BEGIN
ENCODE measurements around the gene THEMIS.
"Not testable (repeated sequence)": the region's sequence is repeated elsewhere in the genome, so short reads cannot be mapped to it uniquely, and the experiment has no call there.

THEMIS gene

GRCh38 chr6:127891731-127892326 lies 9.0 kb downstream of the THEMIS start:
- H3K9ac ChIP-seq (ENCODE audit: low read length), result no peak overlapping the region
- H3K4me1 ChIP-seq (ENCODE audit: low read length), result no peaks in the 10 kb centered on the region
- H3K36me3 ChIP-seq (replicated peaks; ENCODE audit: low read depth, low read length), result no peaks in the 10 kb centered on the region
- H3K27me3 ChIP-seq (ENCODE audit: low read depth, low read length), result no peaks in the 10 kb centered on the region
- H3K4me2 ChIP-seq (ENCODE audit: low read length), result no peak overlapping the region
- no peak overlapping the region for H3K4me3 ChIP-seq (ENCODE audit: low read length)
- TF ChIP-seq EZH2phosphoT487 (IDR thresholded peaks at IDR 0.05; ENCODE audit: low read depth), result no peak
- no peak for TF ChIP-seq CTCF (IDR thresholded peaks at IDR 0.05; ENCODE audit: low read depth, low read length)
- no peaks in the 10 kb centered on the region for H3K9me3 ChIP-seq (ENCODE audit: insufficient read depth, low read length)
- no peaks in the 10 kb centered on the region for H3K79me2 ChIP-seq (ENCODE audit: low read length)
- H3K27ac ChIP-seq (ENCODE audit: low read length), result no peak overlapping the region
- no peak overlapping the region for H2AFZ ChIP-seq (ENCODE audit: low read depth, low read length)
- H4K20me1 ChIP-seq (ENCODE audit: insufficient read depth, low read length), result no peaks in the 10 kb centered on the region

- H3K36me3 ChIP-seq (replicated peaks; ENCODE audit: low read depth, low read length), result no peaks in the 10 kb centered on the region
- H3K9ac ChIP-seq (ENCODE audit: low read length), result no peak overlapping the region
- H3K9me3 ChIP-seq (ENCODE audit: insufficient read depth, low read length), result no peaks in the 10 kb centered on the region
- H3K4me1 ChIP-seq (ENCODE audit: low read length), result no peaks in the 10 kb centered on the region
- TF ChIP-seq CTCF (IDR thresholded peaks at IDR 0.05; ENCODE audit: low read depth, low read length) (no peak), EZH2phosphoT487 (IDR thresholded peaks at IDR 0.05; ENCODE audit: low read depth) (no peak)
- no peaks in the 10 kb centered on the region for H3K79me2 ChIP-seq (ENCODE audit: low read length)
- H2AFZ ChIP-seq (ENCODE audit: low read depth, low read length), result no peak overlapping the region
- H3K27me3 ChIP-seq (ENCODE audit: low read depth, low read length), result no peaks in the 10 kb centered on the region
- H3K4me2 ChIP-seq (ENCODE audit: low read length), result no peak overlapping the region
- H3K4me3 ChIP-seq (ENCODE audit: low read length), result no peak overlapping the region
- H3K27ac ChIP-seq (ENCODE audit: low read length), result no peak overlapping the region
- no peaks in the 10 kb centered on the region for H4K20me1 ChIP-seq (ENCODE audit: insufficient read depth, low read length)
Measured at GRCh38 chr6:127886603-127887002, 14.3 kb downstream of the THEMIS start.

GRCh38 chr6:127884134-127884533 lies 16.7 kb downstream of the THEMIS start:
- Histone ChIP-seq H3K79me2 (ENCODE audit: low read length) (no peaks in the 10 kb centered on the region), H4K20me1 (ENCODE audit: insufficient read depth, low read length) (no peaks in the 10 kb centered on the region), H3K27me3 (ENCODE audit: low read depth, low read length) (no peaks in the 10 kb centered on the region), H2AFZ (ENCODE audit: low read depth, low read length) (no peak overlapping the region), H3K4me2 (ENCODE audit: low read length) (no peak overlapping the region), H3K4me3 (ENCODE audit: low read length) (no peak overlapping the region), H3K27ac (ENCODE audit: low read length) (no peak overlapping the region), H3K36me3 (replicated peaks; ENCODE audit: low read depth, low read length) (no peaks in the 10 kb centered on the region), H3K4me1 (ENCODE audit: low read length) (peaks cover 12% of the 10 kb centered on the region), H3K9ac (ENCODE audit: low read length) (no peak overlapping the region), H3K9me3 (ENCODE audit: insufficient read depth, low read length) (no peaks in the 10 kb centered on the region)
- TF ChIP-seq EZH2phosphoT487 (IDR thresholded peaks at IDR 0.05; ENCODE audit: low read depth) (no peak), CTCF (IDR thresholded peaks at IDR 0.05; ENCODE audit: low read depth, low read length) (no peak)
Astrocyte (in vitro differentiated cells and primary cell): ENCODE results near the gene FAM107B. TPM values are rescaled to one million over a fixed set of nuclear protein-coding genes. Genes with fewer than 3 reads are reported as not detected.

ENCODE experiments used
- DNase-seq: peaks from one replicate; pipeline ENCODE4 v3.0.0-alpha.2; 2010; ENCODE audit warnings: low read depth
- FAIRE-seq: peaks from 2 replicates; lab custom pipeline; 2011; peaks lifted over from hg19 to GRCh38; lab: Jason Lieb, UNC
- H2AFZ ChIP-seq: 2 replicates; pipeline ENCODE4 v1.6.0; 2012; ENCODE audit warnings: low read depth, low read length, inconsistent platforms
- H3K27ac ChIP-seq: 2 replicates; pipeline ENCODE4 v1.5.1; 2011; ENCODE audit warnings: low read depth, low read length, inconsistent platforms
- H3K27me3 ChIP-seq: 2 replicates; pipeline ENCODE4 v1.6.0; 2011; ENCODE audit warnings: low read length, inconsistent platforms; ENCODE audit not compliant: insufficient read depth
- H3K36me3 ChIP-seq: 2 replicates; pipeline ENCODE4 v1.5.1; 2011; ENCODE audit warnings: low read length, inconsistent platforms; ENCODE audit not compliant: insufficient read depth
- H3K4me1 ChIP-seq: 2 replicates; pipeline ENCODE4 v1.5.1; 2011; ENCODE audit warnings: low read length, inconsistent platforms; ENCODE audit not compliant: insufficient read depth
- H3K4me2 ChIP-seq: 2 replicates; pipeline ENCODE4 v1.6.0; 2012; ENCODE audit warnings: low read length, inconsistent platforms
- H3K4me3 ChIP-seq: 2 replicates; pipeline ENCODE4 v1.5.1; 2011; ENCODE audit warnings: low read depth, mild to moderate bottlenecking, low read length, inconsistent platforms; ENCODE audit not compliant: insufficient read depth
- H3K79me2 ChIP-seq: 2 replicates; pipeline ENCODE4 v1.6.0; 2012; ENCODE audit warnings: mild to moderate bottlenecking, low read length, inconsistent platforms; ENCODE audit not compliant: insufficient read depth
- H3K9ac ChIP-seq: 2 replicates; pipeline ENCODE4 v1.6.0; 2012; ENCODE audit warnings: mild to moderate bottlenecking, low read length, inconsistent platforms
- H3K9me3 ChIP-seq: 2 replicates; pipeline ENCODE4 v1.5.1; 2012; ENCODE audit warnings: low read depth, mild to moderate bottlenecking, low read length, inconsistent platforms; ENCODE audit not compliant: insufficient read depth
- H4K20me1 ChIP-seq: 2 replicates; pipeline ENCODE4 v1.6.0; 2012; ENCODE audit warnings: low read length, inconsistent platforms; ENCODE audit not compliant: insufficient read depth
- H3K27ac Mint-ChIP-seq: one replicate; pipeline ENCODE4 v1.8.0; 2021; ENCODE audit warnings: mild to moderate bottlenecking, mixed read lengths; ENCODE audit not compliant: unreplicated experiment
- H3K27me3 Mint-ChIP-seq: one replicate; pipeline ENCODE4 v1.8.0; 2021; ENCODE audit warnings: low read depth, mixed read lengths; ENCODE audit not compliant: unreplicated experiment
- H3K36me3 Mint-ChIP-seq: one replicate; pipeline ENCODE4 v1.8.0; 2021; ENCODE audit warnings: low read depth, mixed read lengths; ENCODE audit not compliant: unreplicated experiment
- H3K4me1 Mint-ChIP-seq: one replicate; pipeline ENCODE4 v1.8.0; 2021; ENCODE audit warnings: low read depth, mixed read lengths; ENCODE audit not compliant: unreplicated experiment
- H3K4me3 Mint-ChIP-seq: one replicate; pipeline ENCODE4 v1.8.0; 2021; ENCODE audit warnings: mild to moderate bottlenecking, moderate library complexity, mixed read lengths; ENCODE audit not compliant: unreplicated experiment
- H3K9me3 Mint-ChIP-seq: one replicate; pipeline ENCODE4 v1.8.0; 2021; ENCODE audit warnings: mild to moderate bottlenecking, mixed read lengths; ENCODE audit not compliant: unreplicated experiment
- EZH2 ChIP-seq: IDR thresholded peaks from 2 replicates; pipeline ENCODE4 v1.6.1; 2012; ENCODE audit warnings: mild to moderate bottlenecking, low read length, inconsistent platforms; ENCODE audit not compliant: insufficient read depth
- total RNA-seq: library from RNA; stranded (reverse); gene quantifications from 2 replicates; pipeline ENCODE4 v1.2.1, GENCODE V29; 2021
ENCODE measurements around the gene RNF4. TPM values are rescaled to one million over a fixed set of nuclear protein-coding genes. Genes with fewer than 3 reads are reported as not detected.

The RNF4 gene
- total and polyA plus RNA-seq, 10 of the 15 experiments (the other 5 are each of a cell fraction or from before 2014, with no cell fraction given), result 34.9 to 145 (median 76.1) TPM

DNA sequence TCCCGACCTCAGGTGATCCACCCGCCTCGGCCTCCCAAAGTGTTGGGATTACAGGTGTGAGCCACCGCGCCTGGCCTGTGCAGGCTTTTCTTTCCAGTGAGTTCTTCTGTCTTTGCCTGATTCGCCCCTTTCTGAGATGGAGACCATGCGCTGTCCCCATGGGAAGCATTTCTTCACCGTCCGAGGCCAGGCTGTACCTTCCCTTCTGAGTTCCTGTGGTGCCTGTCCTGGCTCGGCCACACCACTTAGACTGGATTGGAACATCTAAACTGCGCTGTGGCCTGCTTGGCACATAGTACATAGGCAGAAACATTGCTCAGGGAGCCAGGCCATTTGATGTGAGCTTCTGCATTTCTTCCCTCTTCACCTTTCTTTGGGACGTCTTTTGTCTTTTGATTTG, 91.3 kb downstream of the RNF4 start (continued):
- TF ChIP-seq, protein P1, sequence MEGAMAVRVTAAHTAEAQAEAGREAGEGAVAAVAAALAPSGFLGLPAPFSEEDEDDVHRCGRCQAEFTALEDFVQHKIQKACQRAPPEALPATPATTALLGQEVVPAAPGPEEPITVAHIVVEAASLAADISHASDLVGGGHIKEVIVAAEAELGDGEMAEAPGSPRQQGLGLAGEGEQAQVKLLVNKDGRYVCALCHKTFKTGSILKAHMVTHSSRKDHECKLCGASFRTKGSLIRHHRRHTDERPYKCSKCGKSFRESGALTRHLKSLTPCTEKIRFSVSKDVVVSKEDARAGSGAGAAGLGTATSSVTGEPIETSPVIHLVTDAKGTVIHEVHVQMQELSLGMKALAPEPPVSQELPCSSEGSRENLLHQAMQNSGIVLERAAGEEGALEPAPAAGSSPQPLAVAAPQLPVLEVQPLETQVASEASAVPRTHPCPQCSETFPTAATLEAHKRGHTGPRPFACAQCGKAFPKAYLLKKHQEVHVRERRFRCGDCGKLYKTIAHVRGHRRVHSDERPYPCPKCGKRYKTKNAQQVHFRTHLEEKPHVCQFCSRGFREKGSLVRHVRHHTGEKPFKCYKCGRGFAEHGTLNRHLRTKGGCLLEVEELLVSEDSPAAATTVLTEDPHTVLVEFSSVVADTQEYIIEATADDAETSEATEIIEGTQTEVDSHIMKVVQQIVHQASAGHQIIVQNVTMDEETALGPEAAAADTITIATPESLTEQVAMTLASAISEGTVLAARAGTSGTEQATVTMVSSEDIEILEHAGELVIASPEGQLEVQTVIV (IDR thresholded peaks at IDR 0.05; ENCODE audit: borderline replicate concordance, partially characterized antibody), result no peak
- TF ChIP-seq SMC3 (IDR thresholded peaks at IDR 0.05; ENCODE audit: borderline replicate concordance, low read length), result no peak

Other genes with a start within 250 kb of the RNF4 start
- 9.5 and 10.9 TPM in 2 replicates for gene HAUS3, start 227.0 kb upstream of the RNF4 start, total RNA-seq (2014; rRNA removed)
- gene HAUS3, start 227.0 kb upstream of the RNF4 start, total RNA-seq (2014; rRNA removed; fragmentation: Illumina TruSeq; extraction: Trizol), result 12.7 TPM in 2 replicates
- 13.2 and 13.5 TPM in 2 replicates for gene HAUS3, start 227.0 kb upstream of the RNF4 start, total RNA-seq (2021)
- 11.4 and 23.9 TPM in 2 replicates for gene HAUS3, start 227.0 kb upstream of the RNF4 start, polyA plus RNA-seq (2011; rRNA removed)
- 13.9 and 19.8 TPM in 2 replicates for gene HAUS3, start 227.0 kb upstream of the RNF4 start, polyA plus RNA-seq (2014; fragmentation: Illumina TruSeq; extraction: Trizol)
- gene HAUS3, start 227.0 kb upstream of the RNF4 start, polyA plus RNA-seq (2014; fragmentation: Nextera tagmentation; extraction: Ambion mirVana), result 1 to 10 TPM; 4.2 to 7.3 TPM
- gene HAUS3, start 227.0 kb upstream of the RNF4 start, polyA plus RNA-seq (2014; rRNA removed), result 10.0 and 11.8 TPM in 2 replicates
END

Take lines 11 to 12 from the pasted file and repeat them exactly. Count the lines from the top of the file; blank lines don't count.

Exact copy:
- TF ChIP-seq EZH2phosphoT487 (IDR thresholded peaks at IDR 0.05; ENCODE audit: low read depth), result no peak
- no peak for TF ChIP-seq CTCF (IDR thresholded peaks at IDR 0.05; ENCODE audit: low read depth, low read length)